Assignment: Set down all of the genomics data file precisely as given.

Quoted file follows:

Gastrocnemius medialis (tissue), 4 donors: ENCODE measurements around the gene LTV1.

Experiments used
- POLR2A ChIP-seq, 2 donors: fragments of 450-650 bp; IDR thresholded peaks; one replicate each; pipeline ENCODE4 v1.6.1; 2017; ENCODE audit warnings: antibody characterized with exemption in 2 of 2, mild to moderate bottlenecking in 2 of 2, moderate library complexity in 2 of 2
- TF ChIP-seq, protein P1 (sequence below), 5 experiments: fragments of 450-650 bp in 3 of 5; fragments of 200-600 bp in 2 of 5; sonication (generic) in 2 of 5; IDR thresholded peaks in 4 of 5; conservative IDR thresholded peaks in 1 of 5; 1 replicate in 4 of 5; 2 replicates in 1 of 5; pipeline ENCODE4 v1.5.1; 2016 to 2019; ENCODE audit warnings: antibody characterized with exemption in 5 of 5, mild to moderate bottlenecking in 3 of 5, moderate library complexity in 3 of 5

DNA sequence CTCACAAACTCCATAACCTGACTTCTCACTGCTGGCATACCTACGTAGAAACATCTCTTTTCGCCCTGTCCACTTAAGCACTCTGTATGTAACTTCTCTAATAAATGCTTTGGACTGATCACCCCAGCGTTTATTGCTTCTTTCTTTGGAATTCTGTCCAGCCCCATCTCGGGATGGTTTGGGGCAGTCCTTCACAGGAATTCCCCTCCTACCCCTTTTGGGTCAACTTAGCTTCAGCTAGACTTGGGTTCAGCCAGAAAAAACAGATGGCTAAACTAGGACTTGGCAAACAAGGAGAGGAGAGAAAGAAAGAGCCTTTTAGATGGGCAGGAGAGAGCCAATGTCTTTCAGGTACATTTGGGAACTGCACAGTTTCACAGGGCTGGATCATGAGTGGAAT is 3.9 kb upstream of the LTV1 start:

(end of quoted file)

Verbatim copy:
Gastrocnemius medialis (tissue), 4 donors: ENCODE measurements around the gene LTV1.

Experiments used
- POLR2A ChIP-seq, 2 donors: fragments of 450-650 bp; IDR thresholded peaks; one replicate each; pipeline ENCODE4 v1.6.1; 2017; ENCODE audit warnings: antibody characterized with exemption in 2 of 2, mild to moderate bottlenecking in 2 of 2, moderate library complexity in 2 of 2
- TF ChIP-seq, protein P1 (sequence below), 5 experiments: fragments of 450-650 bp in 3 of 5; fragments of 200-600 bp in 2 of 5; sonication (generic) in 2 of 5; IDR thresholded peaks in 4 of 5; conservative IDR thresholded peaks in 1 of 5; 1 replicate in 4 of 5; 2 replicates in 1 of 5; pipeline ENCODE4 v1.5.1; 2016 to 2019; ENCODE audit warnings: antibody characterized with exemption in 5 of 5, mild to moderate bottlenecking in 3 of 5, moderate library complexity in 3 of 5

DNA sequence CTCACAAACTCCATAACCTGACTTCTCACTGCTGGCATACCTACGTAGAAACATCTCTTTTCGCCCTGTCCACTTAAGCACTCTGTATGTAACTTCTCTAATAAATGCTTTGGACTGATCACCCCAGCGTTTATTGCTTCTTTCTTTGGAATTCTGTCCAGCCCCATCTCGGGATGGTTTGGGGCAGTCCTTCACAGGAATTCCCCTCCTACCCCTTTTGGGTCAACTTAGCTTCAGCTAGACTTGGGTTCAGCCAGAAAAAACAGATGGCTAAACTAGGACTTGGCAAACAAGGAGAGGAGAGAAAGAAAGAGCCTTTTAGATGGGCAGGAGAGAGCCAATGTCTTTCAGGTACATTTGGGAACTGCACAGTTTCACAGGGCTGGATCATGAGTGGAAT is 3.9 kb upstream of the LTV1 start: